In a greenhouse study, fifty 1-year-old `Stanley'/`Myrobalan 29C' plum (Prunus sp.) trees were inoculated with tomato ringspot nepovirus (ToRSV) by either nematode inoculation or slash inoculation to compare how inoculation effects the onset of the prune brown line (PBL) disease. In six tests (over 2 years), slash-inoculated trees had a higher percentage of ToRSV infection than nematode-inoculated trees when root and bark samples were tested by enzyme-linked immunosorbent assay (ELISA). ELISA differences between the two treatments were significant by chi-square analysis. None of the ToRSV positives by ELISA developed a brown line at the graft union. In a second experiment, five rootstock (`Myrobalan 29C', `Marianna 4001', `Marianna 2624', `Marianna GF8-1', and `St. Julian 655-2') and five scion (`Carolyn Harris', `New York 58.900.12', `Stanley', `Valor', and `70031') combinations (total combination = 25) were established in a field plot in Traverse City, Mich., and infected with ToRSV by slash and nematode inoculation. All five rootstocks were infected, with incidences of 40% to 60% ToRSV infections after 3 years. `Marianna 2624' had the lowest incidence of PBL (5%) compared to `Myrobalan 29C', which had the highest incidence (30%). The scion 70031 in combination with either `Myrobalan 29C' or `Marianna 4001' rootstocks, produced PBL in 100% of the trees. ToRSV was detected by ELISA and northern hybridization assays. ELISA consistently detected more positives when root or bark tissues were tested, and northern hybridization assay consistently detected more positives when rootstock sucker leaves were used.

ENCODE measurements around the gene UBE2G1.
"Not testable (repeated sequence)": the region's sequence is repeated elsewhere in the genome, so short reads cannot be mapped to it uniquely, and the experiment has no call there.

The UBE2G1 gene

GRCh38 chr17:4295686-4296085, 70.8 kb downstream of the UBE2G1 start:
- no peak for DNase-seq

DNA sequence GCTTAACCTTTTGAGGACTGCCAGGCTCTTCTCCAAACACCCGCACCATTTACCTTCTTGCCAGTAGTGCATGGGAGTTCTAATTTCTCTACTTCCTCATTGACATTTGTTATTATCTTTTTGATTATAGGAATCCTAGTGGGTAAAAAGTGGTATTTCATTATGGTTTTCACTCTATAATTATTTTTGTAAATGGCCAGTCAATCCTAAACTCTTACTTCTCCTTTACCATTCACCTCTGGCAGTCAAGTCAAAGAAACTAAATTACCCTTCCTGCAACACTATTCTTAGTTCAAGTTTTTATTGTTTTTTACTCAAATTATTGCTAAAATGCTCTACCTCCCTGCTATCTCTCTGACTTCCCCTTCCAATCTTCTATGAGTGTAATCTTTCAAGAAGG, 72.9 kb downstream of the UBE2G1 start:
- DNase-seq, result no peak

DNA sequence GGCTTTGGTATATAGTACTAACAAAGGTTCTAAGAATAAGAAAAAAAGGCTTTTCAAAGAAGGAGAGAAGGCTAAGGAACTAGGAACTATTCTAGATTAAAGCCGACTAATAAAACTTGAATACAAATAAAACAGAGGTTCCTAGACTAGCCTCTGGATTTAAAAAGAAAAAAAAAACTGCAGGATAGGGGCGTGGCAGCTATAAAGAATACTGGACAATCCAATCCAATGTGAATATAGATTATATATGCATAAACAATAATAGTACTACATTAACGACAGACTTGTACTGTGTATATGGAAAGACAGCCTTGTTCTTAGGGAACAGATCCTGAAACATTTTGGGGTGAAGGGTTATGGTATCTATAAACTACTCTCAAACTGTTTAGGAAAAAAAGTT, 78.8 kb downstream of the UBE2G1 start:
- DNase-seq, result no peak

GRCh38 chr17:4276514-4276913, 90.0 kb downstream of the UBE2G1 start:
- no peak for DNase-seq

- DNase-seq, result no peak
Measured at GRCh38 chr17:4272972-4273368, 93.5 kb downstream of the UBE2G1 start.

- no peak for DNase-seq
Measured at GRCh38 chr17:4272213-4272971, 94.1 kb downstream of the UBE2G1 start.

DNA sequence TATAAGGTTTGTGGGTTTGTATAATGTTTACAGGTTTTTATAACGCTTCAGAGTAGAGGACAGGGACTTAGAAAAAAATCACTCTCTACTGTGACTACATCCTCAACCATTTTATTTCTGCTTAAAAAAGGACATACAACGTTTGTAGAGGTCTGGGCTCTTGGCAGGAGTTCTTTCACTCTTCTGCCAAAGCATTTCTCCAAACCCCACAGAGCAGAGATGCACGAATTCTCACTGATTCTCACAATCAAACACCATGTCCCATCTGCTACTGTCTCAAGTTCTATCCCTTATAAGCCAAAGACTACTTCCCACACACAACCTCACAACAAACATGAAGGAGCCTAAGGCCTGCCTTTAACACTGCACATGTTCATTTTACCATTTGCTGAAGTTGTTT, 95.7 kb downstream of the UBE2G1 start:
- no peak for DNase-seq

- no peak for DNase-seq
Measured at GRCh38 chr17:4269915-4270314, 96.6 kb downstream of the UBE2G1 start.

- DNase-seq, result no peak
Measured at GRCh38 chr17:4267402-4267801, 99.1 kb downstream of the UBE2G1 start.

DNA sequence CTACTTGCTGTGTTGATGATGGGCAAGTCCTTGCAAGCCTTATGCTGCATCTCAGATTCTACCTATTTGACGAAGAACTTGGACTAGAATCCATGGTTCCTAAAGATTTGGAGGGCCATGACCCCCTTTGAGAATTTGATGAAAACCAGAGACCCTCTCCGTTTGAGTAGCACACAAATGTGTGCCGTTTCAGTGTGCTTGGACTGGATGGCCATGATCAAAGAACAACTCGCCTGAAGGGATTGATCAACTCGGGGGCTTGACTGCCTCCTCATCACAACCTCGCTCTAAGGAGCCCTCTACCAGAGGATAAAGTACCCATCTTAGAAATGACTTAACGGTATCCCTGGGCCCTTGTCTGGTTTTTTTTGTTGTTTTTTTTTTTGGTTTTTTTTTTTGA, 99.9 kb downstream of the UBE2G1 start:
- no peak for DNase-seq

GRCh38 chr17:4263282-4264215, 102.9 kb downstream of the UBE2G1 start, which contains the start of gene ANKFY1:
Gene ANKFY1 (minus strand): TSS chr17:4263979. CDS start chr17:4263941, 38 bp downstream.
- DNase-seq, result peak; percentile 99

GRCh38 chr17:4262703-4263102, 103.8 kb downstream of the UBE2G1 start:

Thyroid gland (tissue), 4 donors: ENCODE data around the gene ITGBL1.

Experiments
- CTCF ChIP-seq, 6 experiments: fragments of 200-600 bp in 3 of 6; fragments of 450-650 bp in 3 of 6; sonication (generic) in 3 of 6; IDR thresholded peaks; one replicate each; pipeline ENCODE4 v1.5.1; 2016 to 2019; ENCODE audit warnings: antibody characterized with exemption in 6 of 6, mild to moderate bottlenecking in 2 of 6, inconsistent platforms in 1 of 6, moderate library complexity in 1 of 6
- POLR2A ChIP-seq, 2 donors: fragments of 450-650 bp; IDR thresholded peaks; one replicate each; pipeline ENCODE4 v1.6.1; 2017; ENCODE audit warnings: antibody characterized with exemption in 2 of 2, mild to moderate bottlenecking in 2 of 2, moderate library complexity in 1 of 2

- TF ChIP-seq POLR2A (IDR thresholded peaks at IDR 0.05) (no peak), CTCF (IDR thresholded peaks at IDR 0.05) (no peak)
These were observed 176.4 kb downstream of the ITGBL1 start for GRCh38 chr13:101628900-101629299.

To determine if blueberry shoestring virus (BBSSV) is absent in the southern United States due to resistance of cultivars, we mechanically and rub-inoculated 1-year-old rooted microshoots of nine cultivars representing southern rabbiteye (Vaccinium ashei Reade), southern highbush (hybrids of V. corymbosum and V. darrowi Camp), and northern highbush (V. corymbosum L.). Leaves were sampled from plants, and enzyme-linked immunosorbent assay screened for the presence of virus over 15 months. Only a few individuals were infected after aphid inoculation, but many northern and southern cultivars became infected after mechanical inoculation. Northern highbush `Elliot' (50%) and `Blueray' (46.3%) had the highest infection rates, followed by rabbiteye `Climax' (36.3%) and the southern highbush `O'Neal' (12.5%). The lowest rates of infection were found in southern highbush `Georgiagem' (2.5%), `Misty' (2.5%), rabbiteye `Brightwell' (0.0%), and northern highbush `Bluecrop' (2.5%). Since many southern cultivars were infected by the disease, resistance likely has not excluded BBSSV from the southern United States.